We need to be modeling this behavior of understanding others for our students by continually questioning and seeking to be a “more perfect union.” Instead of thinking that I am born with rights, I choose to think that I was born with obligations to serve past, present, and future generations of students, all of whose stories and voices are interconnected. How do we create a world in which peace exists if we do not acknowledge the harm that has been done? Healing must occur in order to move past trauma and into a space where there is recognition and understanding of our need to work together. This happens because of resilience, hard work, time, and a continual cycle of new learning.

We can begin to understand the ideas of tribal sovereignty and history facing east. We can begin by having the history of Indigenous Peoples represented in our classroom libraries and in our inquiry lessons. Authors who are Navajo and Pueblo of Laguna, Mohegan, Abenaki, and others must be included in our work. Lessons written by Indigenous educators, and those created in conjunction with the same, must be used to teach all children so that they know, understand, and act to make change.

We can teach in a way that our students understand that history is complicated and one perspective never tells the whole story.

As educators, we must continue to learn and improve our own understanding of our nation- from the people history tried most assuredly to silence. What we can do is teach history that discusses these complicated issues. We can look at the past and talk about the impact the arrival of Columbus still has today. Non-native educators can benefit from inviting native speakers into their classrooms. We can partner with native schools to understand how the growth of the United States impacted their ancestors and continues to impact their way of life.

When I became the student, I realized that the teaching of the history of our nation must include discussions centered on genocide and trauma that has yet to be addressed. Boarding schools, child abduction, forced removal, and violence against women and children all occurred at the hands of the United States Government and its agents. Our history books have avoided discussing these issues. How can we ignore the fact that thousands of children were taken from their families in order for the United States to commit cultural genocide that was in fact begun during the time of Columbus? I couldn’t and still can’t. What we can do is teach the hard history that discusses these issues. In doing so, I have learned that I still have much to learn, and that our nation must continue to face our history, warts and all.

Over the last forty years, I have worked to help answer my own questions that only led to more questions.

My intent has been about helping to give voice to and celebrate the resiliency of a Peoples without whom our nation would not be as brilliant, in a way that respects their past as well as their present. It is about making sure our children know their nation’s full history. Our students need to understand that history is not just about the death of nations, but about the strength and resiliency of Peoples who survive as the world changes. In light of years of learning and uncovering our storied past, how do we still celebrate the “discovery of America,” when we have yet to discover all that there is to know about the people who were here long before they encountered Columbus and his expedition?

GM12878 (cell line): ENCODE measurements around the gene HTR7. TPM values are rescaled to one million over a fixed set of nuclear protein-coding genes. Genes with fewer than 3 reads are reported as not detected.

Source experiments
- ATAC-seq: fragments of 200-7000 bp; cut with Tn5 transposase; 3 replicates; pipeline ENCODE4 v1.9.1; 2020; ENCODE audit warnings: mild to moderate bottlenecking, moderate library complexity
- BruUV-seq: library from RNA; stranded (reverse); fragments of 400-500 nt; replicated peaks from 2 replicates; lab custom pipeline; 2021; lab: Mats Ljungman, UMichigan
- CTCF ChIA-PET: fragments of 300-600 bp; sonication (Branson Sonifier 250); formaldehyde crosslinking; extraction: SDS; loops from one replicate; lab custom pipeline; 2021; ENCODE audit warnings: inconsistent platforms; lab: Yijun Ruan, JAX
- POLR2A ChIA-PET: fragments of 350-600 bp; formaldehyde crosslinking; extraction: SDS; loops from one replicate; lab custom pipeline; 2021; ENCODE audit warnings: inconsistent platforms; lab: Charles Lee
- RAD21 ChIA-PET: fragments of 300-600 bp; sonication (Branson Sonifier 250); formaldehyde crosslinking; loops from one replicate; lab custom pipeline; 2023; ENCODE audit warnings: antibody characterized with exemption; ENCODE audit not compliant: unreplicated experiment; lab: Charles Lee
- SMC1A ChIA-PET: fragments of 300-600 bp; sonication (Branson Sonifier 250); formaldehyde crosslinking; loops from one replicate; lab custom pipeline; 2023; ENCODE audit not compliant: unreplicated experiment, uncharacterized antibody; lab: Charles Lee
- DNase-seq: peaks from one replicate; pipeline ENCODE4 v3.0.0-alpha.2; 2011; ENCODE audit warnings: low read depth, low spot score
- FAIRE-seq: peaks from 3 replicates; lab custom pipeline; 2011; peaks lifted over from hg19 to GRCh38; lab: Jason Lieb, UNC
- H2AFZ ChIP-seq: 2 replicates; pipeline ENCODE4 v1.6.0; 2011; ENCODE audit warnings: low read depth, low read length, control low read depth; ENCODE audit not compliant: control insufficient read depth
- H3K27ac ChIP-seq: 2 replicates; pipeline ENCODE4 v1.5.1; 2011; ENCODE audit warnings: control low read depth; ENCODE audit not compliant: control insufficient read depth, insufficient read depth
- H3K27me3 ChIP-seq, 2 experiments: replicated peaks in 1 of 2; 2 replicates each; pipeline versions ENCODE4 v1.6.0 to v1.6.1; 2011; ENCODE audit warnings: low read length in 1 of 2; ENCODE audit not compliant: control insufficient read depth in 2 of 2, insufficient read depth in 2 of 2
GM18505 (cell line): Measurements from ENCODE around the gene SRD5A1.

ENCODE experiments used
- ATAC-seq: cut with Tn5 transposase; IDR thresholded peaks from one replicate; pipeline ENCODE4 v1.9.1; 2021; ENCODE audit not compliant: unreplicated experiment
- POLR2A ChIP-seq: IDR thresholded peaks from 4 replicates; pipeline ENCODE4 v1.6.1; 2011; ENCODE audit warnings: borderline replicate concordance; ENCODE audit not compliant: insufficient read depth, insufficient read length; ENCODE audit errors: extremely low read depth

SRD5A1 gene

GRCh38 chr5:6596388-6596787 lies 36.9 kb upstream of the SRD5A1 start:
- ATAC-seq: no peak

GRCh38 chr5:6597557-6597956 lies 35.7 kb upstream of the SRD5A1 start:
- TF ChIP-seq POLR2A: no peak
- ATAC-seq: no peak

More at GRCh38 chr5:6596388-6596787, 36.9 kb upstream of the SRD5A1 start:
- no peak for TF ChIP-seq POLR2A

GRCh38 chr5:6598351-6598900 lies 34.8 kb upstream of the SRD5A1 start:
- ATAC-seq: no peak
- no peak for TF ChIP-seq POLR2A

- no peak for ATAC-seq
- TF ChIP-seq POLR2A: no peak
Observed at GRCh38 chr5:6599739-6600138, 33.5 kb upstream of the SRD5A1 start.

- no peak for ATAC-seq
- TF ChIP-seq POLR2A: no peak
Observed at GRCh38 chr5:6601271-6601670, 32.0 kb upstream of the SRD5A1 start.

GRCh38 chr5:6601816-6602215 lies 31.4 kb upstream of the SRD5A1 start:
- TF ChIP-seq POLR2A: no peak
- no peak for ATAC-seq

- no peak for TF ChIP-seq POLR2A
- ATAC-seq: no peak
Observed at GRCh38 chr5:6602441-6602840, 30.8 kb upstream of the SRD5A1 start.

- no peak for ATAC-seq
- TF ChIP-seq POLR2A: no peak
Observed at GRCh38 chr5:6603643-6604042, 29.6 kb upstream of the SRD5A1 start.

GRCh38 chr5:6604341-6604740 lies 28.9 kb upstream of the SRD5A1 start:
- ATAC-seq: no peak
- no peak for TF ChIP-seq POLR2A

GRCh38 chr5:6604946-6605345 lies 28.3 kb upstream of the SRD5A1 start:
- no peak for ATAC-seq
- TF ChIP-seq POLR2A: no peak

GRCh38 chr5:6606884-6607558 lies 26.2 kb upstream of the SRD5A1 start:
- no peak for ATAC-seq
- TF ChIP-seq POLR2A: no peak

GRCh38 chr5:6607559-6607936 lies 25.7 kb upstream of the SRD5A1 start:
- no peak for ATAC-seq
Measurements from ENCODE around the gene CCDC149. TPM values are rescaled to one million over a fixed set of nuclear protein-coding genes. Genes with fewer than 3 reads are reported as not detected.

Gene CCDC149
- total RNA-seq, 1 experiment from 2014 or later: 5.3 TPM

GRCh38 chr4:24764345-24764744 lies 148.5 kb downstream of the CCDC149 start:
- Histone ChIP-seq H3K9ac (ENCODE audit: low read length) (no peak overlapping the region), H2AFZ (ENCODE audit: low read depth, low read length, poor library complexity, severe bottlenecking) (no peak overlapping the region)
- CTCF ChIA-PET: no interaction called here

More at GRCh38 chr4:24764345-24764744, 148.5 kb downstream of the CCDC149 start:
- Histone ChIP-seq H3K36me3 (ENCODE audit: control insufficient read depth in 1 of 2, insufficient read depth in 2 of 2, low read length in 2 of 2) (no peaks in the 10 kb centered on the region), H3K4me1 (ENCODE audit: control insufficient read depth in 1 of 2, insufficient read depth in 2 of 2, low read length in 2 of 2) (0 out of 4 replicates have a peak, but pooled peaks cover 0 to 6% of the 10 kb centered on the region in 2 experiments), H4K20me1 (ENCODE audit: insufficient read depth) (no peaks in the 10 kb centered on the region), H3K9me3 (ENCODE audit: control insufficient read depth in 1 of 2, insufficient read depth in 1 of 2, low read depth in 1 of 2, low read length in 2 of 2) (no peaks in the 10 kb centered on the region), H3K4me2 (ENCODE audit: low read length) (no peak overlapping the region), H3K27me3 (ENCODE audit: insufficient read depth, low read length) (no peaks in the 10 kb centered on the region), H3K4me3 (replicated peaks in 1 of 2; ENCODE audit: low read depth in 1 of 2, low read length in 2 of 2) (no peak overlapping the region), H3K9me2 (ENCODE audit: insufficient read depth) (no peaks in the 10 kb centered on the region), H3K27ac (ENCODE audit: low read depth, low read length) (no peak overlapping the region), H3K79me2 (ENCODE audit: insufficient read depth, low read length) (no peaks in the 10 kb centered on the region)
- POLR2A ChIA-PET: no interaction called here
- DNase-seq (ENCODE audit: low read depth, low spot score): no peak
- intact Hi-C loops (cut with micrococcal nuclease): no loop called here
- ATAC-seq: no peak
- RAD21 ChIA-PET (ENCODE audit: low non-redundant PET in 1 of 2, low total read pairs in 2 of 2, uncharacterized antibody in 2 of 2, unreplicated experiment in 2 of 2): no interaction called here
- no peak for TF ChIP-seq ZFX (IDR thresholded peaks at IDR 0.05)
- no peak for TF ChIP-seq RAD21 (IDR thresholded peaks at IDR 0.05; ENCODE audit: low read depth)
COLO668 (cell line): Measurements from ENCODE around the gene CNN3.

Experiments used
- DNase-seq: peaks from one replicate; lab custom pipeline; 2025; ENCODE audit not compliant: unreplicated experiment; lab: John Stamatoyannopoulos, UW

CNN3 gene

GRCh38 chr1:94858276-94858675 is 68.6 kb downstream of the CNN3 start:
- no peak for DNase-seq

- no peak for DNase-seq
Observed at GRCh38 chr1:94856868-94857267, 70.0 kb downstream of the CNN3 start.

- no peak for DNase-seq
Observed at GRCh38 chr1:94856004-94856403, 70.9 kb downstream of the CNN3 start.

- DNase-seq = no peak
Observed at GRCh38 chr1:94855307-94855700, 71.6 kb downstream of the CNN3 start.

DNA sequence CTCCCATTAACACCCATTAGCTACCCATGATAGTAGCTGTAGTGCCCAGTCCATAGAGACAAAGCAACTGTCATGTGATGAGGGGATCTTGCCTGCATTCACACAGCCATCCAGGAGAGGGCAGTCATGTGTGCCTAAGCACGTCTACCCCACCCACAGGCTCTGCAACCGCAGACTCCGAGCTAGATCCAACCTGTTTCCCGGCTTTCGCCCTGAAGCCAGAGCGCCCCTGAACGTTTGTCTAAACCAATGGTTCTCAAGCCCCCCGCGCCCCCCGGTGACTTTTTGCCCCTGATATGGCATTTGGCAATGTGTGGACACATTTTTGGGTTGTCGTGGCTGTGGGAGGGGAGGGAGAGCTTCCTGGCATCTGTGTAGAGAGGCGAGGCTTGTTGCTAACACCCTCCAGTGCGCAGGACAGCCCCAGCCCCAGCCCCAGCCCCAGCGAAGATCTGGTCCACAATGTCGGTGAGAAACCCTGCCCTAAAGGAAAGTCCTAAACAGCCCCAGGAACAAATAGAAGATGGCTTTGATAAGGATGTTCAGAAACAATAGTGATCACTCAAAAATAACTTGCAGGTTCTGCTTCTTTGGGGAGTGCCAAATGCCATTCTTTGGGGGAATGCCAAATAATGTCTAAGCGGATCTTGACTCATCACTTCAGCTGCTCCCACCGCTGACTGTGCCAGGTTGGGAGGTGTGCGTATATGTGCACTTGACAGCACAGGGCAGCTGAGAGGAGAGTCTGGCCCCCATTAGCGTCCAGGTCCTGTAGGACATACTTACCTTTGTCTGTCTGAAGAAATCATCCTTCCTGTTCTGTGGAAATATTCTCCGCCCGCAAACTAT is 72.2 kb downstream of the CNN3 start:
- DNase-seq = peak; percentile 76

Today, many nations are actively engaged in revitalizing their cultures and languages. Indigenous writers, artists, musicians, and activists are working to preserve Indigenous knowledge. While preservation is so vitally important, so too is reconciling our past. Here in the United States, with the appointment this year of Deb Haaland as the U.S. Interior Secretary, an investigation into Native American boarding schools in the United States has finally begun: “...we must shed light on the unspoken traumas of the past no matter how hard it will be,” Haaland said.  September 30th of each year is now Orange Shirt Day both in Canada and the United States. It is a day to honor those taken as children who survived, and to remember those children who were taken from their families and never returned.

Should we still celebrate a man who began hundreds of years of genocide against a Peoples?  My answer is a resounding NO!

Columbus belongs in the annals of history as a conqueror, not an explorer.

His legacy is one of genocide and oppression in the name of God, Gold, and Glory. Our job is to make sure that our students know about, understand, and seek to learn more about the myriad tribal nations flourishing today in spite of everything they have endured for generations. It is long past time to make the second Monday in October Indigenous People's day all across the country.

Look to your local Indigenous nations to gain a better understanding of the issues.  Use Red Planet Books to improve your classroom libraries.  Look to Native Knowledge 360० for curriculum materials, webinars, and interactives to improve teaching about the history of our nation’s first inhabitants.  In all things, look for truth and understanding of the difficulties of our past, but also, more importantly, the contributions of all peoples to the tapestry called the United States of America.

LéAnn Murphy Cassidy, Ed.S. is the 2018 Gilder Lehrman Connecticut History Teacher of the Year, as well as a 2018 Connecticut State Teacher of the Year Finalist. She is in her thirty-fourth year of teaching, serving simultaneously as a lead teacher and master mentor for the last fourteen years. A member of the Connecticut Council for the Social Studies Board, LéAnn also serves on the Teacher Advisory Council for the National Constitution Center.